Could I Farm the Whole Farm?

I recently wondered what it would be like to fully stock and graze the entire state of Illinois. In short, I would have 55 million hooved animals covering 400 square miles each day, followed by 110 million laying hens. We also included plans to plant millions of fruit and nut trees and leave room for people to live their lives and pursue their own interests. Surely some of them would be beekeepers.

But let’s scale it back. Let’s put my money where my mouth is. I have cows and chickens. I have walnut trees, oak trees, hickory trees, black locust trees. We are planting apples and cherries and plums and hazels and chestnuts. But we aren’t covering the entire 60 acre farm.

To cover the farm I would need 27 cows. Remember, I have to leave an acre per person out of production for roads, buildings, gardens and recreational area so I only have 54 acres available for agricultural activities. I suggested each cow/calf pair needs two acres in Illinois so I need 27 cows. Also 108 ewes and 270 laying hens. Those animals are not here yet. I’m not ready for the marketing, I haven’t built the equity and I don’t have the education required to manage them. I mean, on that scale I would be producing something on the order of 24 calves, 200 lambs and 5000 dozen eggs. Maybe throw in a couple hundred pigs on deep bedding too. That’s just the picture Henderson painted in The Farming Ladder…though he had 100 birds per acre.

I’m casting vision I really can’t see. It’s too far out.


I mean, it was fun to imagine the numbers involved in managing 37 million acres but I have my hands full managing 60 acres. It’s worse than just peddling all that production. I have to pull white snakeroot where it grows. I have to cut firewood, build fence, keep the tin nailed to the barn roof and participate in family stuff.

And we aren’t even dealing with the 70 or so walnut trees that have dropped their walnuts this fall. How many have I picked up? Zero. Aunt Marian’s three apple trees proved more than my match. What would I do if I planted 8 apple trees on every acre? How about 20 on every acre?

If I can’t handle the abundance of a mere 60 acres what chance do we stand trying to scale that up to the whole state?

What I need is some division of labor. I need somebody who cares about apples to pick and deal with the apples. I need somebody who cares about walnuts and somebody who cares about sawing lumber and somebody who wants to sell product and just leave me alone to watch my livestock graze in the afternoon sun.

That would have to happen on a grand scale. That would have to happen on the farm scale. That will have to happen on the family scale.


Family scale is where things usually break down on the farm. Kids get tired. Are they valued members of the team or are they slave labor? Are we living out their vision or mine? Whose dreams are coming true here? Who is taking risks and being rewarded? Where is the awesome?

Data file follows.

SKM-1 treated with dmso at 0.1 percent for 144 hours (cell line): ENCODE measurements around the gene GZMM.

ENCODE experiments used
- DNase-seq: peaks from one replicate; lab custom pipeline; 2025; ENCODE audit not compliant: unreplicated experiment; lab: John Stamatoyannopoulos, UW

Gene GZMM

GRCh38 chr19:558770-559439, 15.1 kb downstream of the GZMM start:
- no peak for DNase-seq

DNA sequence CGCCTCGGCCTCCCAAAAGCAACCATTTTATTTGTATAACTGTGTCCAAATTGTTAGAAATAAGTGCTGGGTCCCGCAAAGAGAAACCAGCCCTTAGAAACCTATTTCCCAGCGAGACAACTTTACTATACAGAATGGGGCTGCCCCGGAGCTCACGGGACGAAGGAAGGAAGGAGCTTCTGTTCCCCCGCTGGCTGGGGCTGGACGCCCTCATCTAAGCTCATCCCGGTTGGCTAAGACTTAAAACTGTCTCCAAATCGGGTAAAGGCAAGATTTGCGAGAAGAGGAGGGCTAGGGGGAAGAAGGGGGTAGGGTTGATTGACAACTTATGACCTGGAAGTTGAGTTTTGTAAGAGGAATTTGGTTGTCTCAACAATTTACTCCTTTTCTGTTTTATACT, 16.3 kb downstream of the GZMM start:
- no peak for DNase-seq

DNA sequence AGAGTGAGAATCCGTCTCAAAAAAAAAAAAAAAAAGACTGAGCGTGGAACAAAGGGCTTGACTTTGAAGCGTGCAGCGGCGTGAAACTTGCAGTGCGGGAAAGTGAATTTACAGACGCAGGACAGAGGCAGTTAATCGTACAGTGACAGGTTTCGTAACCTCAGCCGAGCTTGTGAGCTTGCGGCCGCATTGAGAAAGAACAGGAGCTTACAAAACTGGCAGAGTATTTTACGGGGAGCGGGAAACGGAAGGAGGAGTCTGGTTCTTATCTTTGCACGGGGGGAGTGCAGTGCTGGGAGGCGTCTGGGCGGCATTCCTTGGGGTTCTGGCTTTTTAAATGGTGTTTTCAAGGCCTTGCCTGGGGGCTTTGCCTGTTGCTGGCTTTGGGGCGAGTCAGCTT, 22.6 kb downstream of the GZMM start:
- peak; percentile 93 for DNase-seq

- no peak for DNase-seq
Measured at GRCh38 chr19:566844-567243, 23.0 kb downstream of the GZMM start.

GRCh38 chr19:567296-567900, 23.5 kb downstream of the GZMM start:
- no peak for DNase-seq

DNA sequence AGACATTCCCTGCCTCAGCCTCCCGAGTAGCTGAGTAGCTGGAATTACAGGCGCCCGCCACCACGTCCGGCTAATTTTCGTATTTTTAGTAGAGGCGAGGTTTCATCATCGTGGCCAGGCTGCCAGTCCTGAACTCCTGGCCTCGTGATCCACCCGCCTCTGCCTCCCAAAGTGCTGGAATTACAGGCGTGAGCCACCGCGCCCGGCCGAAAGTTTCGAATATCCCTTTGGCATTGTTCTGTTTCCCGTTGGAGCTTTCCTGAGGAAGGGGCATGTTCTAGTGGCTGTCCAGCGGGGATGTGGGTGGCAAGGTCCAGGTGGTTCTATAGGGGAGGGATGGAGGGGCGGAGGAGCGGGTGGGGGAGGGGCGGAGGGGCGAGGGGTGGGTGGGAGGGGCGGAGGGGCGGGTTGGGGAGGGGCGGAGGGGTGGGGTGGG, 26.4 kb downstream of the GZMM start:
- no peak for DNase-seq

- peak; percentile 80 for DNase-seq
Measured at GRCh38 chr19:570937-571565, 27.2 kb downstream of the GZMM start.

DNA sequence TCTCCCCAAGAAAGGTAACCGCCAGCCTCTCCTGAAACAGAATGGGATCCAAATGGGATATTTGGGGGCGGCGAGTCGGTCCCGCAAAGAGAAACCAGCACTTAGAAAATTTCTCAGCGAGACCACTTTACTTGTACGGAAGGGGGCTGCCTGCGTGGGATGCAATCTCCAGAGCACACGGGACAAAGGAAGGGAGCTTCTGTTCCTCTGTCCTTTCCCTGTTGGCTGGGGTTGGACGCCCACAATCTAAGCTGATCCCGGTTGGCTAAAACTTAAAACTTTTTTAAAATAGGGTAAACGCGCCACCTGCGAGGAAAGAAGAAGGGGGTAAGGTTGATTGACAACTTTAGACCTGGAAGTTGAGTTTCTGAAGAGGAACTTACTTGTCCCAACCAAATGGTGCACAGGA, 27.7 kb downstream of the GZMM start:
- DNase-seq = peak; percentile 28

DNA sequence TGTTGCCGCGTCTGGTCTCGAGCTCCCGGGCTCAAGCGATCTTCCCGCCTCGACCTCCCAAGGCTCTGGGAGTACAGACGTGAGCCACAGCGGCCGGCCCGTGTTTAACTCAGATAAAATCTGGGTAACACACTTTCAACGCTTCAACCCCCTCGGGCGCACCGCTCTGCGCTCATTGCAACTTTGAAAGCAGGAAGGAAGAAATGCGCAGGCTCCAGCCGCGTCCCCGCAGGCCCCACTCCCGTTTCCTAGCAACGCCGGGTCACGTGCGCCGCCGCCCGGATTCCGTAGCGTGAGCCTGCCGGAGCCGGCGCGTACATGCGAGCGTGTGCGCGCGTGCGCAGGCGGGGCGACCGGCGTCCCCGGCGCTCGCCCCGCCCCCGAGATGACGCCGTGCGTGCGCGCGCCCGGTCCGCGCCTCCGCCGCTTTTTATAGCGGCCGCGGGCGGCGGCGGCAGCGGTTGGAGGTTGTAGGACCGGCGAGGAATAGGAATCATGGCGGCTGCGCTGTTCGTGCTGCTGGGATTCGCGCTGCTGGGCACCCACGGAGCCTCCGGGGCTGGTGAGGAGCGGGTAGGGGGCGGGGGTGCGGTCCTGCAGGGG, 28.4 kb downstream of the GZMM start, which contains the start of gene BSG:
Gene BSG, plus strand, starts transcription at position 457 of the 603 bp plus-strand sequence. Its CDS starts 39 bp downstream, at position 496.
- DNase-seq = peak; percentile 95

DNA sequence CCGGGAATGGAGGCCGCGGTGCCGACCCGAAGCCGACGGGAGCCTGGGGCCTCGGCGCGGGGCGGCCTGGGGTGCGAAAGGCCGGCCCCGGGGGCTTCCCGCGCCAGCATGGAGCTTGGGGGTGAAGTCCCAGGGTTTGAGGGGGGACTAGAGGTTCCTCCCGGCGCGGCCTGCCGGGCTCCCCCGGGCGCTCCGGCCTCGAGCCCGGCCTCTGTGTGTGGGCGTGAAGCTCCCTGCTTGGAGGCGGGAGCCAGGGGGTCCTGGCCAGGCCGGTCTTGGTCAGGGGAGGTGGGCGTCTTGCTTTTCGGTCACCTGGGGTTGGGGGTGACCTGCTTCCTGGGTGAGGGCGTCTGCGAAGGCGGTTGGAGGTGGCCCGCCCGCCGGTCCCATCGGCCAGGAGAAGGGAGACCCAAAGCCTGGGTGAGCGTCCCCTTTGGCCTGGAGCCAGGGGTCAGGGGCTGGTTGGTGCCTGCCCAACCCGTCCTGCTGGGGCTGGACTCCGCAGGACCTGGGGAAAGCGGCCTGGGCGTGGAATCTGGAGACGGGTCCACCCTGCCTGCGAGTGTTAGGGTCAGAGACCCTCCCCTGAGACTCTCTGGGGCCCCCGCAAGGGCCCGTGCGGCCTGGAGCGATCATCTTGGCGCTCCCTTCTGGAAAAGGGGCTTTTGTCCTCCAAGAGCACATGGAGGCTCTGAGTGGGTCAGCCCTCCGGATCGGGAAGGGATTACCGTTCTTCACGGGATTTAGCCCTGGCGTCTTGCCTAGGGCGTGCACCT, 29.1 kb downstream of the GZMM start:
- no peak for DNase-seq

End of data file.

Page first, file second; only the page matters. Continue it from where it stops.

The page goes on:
It can’t all be about cows and sheep and electric fence and work, work, work. Work stinks. Nobody wants to work. But you know what is fun? Making the cows happy. Harvesting fruit from trees you planted with your own hands. Opening the chicken coups in the morning under a blood moon lunar eclipse.


That’s not work. That’s awesome…to me anyway. What do each of my kids think is awesome? If my kids can learn to experience the awesome on the farm, maybe I can help them buy another 60 acres of their own…set them up with a whole generation of stock from our own farm too. Send them with 13 heifers, 100 ewe lambs, a dozen or so gilts and as many hatching eggs and walnuts and chestnuts and hazels as they want. Same with my grandchildren…and thus, through the course of time, we will stock and graze the entire State of Illinois!

I don’t have 27 cows, 108 ewes and 270 chickens on 54 acres. I don’t have 200 trees per acre either. It will happen and it will happen soon but it can’t happen yet. I have to bring the awesome to a new generation first. I still have my town job so we can afford not to maximize our production…so we can afford to learn…so we can afford to teach our children to find the awesome. We can farm the whole farm after I teach my children to love it here.

I don’t want to farm alone.

One thought on “Could I Farm the Whole Farm?

  1. Very good plan, teaching your kids to find the awesome. I’ve had mixed success with it, and looking back can see where I’d change quite a few things I did or didn’t do. They are helpful and proficient around here – I mean, I left 250 chickens in three stages of development and 2 pigs in their capable hands for two days and left the country. They were happy to be entrusted with the whole shebang. But neither of them wants that kind of work for the long term. They want the awesome without the grunt. Eat ethically raised meat? Absolutely. Move broiler shelters every day for 4 weeks? Not so much. Home grown veg? Love it! Dig six rows of potatoes? Later.

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